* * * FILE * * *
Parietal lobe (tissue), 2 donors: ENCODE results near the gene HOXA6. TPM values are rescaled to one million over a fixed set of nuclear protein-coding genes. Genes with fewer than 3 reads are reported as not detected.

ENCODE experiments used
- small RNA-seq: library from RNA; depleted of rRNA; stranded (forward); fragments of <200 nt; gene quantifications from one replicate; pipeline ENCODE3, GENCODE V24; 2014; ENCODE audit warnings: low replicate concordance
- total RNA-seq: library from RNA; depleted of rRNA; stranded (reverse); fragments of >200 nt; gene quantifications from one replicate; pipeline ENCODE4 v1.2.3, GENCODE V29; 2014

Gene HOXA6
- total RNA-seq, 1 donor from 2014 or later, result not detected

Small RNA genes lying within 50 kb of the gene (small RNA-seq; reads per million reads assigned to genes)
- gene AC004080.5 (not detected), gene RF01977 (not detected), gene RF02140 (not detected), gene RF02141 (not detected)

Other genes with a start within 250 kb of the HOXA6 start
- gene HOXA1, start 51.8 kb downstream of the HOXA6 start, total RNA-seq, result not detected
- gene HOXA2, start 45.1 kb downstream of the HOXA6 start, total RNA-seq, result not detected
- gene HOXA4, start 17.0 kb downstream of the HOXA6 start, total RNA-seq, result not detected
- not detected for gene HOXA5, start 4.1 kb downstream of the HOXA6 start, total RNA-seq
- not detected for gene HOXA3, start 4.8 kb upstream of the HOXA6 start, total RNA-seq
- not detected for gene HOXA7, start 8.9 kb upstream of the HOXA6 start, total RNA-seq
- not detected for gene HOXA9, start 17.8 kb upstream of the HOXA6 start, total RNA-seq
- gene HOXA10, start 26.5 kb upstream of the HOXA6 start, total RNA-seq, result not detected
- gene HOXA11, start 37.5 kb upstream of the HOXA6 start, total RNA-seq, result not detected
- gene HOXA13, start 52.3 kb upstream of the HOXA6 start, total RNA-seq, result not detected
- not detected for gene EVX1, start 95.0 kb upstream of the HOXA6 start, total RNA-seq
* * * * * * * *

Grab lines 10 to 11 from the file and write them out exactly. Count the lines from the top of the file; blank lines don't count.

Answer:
- gene HOXA1, start 51.8 kb downstream of the HOXA6 start, total RNA-seq, result not detected
- gene HOXA2, start 45.1 kb downstream of the HOXA6 start, total RNA-seq, result not detected